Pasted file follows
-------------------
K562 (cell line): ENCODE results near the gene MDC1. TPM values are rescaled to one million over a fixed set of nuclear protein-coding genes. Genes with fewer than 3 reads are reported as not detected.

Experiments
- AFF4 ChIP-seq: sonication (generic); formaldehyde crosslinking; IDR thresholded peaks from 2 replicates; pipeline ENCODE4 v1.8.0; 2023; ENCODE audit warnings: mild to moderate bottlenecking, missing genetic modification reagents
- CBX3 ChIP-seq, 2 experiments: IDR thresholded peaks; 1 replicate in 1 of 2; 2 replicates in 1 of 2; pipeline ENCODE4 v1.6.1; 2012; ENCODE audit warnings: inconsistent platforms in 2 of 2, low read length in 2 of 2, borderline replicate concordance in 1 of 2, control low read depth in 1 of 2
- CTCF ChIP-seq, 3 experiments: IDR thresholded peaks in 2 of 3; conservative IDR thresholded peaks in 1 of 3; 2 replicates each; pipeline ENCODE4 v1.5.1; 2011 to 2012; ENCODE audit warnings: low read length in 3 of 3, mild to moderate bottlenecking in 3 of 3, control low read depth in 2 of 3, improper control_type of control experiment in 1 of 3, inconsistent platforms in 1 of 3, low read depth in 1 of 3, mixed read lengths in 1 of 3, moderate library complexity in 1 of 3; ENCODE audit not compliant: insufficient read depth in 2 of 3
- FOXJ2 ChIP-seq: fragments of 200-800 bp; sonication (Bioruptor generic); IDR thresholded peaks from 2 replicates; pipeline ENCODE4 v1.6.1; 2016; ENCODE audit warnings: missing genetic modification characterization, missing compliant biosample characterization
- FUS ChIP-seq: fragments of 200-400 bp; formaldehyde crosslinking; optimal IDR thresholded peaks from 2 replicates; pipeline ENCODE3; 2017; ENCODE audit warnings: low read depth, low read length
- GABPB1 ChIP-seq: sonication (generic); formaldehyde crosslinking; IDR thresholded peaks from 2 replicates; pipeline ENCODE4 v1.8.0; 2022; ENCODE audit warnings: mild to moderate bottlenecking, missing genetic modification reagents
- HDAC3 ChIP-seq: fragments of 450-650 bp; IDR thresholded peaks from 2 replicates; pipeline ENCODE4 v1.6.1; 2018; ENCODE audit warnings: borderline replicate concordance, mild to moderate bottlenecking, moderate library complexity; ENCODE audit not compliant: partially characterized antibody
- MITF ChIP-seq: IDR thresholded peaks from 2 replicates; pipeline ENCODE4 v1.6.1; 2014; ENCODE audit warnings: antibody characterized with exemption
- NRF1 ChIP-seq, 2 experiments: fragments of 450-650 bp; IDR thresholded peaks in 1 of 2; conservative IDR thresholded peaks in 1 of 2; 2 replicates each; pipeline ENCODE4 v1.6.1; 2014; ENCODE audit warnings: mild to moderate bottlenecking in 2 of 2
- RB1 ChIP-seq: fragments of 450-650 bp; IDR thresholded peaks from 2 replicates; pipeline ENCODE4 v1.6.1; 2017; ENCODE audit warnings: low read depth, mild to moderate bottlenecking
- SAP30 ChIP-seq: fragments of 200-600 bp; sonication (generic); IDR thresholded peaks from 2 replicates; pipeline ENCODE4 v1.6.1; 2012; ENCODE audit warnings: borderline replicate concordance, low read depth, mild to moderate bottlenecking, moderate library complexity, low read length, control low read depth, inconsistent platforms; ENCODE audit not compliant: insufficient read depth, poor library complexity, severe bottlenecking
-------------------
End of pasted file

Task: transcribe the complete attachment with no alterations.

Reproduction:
K562 (cell line): ENCODE results near the gene MDC1. TPM values are rescaled to one million over a fixed set of nuclear protein-coding genes. Genes with fewer than 3 reads are reported as not detected.

Experiments
- AFF4 ChIP-seq: sonication (generic); formaldehyde crosslinking; IDR thresholded peaks from 2 replicates; pipeline ENCODE4 v1.8.0; 2023; ENCODE audit warnings: mild to moderate bottlenecking, missing genetic modification reagents
- CBX3 ChIP-seq, 2 experiments: IDR thresholded peaks; 1 replicate in 1 of 2; 2 replicates in 1 of 2; pipeline ENCODE4 v1.6.1; 2012; ENCODE audit warnings: inconsistent platforms in 2 of 2, low read length in 2 of 2, borderline replicate concordance in 1 of 2, control low read depth in 1 of 2
- CTCF ChIP-seq, 3 experiments: IDR thresholded peaks in 2 of 3; conservative IDR thresholded peaks in 1 of 3; 2 replicates each; pipeline ENCODE4 v1.5.1; 2011 to 2012; ENCODE audit warnings: low read length in 3 of 3, mild to moderate bottlenecking in 3 of 3, control low read depth in 2 of 3, improper control_type of control experiment in 1 of 3, inconsistent platforms in 1 of 3, low read depth in 1 of 3, mixed read lengths in 1 of 3, moderate library complexity in 1 of 3; ENCODE audit not compliant: insufficient read depth in 2 of 3
- FOXJ2 ChIP-seq: fragments of 200-800 bp; sonication (Bioruptor generic); IDR thresholded peaks from 2 replicates; pipeline ENCODE4 v1.6.1; 2016; ENCODE audit warnings: missing genetic modification characterization, missing compliant biosample characterization
- FUS ChIP-seq: fragments of 200-400 bp; formaldehyde crosslinking; optimal IDR thresholded peaks from 2 replicates; pipeline ENCODE3; 2017; ENCODE audit warnings: low read depth, low read length
- GABPB1 ChIP-seq: sonication (generic); formaldehyde crosslinking; IDR thresholded peaks from 2 replicates; pipeline ENCODE4 v1.8.0; 2022; ENCODE audit warnings: mild to moderate bottlenecking, missing genetic modification reagents
- HDAC3 ChIP-seq: fragments of 450-650 bp; IDR thresholded peaks from 2 replicates; pipeline ENCODE4 v1.6.1; 2018; ENCODE audit warnings: borderline replicate concordance, mild to moderate bottlenecking, moderate library complexity; ENCODE audit not compliant: partially characterized antibody
- MITF ChIP-seq: IDR thresholded peaks from 2 replicates; pipeline ENCODE4 v1.6.1; 2014; ENCODE audit warnings: antibody characterized with exemption
- NRF1 ChIP-seq, 2 experiments: fragments of 450-650 bp; IDR thresholded peaks in 1 of 2; conservative IDR thresholded peaks in 1 of 2; 2 replicates each; pipeline ENCODE4 v1.6.1; 2014; ENCODE audit warnings: mild to moderate bottlenecking in 2 of 2
- RB1 ChIP-seq: fragments of 450-650 bp; IDR thresholded peaks from 2 replicates; pipeline ENCODE4 v1.6.1; 2017; ENCODE audit warnings: low read depth, mild to moderate bottlenecking
- SAP30 ChIP-seq: fragments of 200-600 bp; sonication (generic); IDR thresholded peaks from 2 replicates; pipeline ENCODE4 v1.6.1; 2012; ENCODE audit warnings: borderline replicate concordance, low read depth, mild to moderate bottlenecking, moderate library complexity, low read length, control low read depth, inconsistent platforms; ENCODE audit not compliant: insufficient read depth, poor library complexity, severe bottlenecking